Many of the posts I write on this web site are devoted to the subject of eating real food and eating healthy. But I feel like the point of moving from supporting a conventional farming system that pumps out massed produced, nutritionally empty foods to a healthy, more sustainable one simply cannot be pressed enough.
Not everyone can afford to eat organic food all of the time. In fact, when the word organic is mentioned, the factor of expense almost always comes up. People have a perception that they can’t possibly change their lifestyle and buying habits because organic food is too expensive.
On the surface, organic, sustainable, or even truly “natural” food is more expensive than conventional. But consider the “hidden” costs of eating conventional, industrial food. The food grown and raised by conventional means is procured in the cheapest way possible – that is, to minimize operating expenses and maximize profits.
Then there are business people, merchants, and farmers who do things the right way, taking care to produce a quality product and something safe. Business may be slow at times and downright challenging, but these businesses are able to continue their activities because of dedicated and informed consumers who understand the big difference between conventional, mass-produced food and something that has been raised with care and thought for health and the environment.
According to Sustainable Table, consolidation of the food production system has concentrated farming into the hands of a few large food corporations. The emphasis has moved to production and profit, pushing regard for the environment and human health to the back of the list. Because food is produced as cheaply as possible, quality ingredients and farming and production methods suffer greatly. When food is produced in such a way, it’s not only quality that goes down – so does nutritional content and integrity.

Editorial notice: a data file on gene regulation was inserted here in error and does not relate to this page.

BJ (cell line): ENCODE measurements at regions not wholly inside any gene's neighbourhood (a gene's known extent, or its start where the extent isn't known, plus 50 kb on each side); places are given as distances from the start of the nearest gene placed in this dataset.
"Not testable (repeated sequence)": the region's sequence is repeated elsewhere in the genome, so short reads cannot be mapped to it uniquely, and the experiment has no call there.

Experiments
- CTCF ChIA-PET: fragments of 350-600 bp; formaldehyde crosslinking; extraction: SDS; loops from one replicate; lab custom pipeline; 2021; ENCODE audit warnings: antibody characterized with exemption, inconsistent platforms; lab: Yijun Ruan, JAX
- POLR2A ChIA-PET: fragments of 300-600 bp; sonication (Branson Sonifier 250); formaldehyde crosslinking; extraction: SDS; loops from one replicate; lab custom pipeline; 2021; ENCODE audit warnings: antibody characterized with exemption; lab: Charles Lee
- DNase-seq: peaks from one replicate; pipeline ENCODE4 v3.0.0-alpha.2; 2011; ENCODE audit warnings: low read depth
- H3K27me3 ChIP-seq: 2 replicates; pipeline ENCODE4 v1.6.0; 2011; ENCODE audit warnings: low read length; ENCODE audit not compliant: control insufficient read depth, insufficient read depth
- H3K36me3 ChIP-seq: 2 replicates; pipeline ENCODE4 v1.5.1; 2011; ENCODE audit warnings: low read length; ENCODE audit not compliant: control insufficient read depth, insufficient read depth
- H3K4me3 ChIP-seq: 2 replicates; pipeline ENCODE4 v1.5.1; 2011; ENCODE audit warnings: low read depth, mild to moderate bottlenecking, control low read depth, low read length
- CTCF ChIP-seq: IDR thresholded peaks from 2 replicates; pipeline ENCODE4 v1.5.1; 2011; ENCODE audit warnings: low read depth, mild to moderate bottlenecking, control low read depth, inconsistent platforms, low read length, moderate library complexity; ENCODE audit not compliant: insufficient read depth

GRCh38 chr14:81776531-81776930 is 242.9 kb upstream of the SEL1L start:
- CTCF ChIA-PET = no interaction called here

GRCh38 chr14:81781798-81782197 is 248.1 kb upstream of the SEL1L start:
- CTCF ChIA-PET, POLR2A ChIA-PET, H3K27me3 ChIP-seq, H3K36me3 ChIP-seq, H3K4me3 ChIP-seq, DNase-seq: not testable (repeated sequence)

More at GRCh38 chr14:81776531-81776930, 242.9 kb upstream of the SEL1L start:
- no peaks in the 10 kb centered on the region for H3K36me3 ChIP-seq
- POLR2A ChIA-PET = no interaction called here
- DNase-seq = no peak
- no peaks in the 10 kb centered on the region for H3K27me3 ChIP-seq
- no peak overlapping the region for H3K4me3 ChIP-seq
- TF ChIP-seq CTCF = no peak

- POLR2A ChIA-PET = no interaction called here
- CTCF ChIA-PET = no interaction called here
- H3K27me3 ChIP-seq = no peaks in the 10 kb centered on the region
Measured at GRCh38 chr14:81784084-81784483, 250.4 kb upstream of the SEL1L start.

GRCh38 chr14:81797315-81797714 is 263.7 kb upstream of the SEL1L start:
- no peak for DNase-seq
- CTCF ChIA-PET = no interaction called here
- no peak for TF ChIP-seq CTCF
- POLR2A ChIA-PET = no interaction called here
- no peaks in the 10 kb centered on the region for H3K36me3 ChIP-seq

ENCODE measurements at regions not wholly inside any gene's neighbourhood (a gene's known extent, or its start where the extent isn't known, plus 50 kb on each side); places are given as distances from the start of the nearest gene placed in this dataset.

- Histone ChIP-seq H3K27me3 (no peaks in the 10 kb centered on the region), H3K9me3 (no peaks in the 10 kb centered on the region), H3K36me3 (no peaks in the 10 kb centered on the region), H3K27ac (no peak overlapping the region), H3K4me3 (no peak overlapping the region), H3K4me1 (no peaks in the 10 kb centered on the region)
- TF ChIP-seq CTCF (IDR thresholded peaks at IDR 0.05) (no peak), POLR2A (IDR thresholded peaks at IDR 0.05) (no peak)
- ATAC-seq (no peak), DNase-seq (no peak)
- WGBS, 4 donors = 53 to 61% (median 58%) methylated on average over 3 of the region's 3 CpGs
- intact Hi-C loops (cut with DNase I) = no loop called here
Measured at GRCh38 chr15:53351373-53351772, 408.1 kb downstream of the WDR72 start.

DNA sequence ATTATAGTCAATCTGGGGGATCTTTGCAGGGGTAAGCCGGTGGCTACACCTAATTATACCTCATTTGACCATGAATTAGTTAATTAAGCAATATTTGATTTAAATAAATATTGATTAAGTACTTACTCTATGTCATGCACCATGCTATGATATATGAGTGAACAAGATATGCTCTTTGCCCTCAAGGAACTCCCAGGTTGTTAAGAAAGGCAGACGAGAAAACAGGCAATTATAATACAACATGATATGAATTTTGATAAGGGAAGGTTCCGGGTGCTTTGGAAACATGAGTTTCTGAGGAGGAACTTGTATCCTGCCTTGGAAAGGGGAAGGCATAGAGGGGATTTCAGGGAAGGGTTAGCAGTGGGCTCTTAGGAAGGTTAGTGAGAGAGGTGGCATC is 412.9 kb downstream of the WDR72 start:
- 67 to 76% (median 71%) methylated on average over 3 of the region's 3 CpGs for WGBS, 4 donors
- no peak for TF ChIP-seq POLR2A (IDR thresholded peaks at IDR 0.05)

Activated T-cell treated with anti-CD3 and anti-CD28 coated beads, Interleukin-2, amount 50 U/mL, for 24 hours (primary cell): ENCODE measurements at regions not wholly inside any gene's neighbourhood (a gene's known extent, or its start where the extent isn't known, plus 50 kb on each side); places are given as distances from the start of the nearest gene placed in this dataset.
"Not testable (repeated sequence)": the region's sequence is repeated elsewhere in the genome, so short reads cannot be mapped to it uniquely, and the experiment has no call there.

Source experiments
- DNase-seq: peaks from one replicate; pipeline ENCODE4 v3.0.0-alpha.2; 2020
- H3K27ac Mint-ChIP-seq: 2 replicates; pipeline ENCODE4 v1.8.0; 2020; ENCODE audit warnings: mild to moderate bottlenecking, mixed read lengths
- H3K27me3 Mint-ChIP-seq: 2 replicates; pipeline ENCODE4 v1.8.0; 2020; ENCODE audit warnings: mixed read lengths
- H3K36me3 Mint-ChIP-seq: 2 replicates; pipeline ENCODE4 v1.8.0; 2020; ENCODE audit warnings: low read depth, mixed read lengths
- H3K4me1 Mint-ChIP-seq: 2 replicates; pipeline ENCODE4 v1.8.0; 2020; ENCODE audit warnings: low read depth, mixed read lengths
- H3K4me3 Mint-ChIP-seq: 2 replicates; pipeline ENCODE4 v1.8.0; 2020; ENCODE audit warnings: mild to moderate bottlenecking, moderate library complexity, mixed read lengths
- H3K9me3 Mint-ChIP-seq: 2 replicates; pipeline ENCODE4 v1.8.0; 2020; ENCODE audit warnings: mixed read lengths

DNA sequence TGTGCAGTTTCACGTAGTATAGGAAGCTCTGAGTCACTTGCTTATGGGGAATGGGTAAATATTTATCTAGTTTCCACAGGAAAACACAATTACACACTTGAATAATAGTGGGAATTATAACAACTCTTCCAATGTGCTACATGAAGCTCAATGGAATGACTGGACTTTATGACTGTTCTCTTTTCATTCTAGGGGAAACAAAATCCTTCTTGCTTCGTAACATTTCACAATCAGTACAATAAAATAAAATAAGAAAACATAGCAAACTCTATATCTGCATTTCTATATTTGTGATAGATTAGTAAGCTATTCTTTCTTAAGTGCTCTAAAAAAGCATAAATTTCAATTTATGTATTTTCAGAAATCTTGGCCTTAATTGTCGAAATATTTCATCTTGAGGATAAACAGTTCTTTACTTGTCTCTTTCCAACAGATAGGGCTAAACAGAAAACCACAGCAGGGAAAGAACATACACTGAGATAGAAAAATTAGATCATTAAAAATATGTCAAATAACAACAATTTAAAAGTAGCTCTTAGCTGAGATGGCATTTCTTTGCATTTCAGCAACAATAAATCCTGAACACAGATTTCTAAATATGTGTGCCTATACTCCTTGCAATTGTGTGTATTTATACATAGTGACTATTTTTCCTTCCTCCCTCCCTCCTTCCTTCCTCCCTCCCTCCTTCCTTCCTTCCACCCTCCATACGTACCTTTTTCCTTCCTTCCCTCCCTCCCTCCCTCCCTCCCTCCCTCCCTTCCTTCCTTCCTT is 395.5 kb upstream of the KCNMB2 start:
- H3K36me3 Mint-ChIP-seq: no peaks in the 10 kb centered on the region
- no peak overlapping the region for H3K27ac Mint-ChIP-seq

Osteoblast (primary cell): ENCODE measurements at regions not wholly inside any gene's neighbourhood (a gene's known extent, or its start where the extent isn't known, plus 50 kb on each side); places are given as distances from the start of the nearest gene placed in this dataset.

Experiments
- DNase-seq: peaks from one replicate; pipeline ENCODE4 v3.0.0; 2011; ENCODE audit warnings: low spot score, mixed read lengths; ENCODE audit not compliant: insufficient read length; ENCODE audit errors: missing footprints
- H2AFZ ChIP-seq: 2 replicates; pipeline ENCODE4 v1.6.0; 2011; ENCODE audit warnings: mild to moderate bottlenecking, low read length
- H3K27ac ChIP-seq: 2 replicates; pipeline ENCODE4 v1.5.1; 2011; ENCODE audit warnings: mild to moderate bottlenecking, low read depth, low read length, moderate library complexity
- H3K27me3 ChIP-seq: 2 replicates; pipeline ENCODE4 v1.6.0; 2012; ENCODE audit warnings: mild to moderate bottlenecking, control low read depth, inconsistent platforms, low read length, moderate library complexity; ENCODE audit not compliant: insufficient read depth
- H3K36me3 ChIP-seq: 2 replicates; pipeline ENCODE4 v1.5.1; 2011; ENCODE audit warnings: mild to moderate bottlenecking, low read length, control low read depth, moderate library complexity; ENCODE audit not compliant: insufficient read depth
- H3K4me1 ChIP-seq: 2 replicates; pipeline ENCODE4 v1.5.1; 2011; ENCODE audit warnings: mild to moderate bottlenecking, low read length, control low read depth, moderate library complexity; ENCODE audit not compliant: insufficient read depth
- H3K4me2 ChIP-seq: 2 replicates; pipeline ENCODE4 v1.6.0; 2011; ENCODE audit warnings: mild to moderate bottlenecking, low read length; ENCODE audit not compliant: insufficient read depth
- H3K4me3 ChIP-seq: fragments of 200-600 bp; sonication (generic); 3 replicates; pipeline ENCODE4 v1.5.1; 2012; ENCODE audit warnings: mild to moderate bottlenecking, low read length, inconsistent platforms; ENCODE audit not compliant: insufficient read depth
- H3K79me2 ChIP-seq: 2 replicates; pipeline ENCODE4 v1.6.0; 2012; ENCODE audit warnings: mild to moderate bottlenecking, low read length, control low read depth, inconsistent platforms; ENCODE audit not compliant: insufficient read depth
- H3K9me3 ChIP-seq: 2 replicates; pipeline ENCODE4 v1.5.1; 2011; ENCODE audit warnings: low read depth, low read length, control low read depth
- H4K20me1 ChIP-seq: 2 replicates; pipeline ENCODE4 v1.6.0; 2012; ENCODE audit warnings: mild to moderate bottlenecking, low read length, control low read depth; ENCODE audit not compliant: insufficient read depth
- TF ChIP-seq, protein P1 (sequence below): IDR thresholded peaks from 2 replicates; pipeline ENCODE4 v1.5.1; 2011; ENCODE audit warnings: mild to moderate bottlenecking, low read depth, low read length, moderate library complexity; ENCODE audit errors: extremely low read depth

So the emphasis should be on real, organic foods because when you eat healthy, you are avoiding problems down the road – problems that will cost you more money than you realize. The idea should be that prevention up front will save you misery, disease, and cost later on.
Smaller, sustainable farming ventures and efforts don’t make the huge profits that the large corporations bring in. For that reason, they are very concerned with quality and maintaining a good customer base of people who are happy with their products. Sustainable farmers are more mindful of the quality of what they are producing and the environment, so the end result is a product you can feel good about eating and production practices you can have a good conscience about supporting.
Processed foods = no nutrition for the money you spend
One of the most heavily consumed items in developed countries is carbonated soda pop, which has absolutely no nutritional value whatsoever. Soda pop is the number one source of calories in the United States! When consumed in such amounts, there is no one who can deny this definitely affects anyone’s budget. So why not trade your dollars spent on soda pops, juices, Kool Aid, Crystal Light, Hawaiian Punch, Sunny Delight, or other processed sugary drinks for a wholesome, organic apple, pear, or banana, or a good water-filtration system.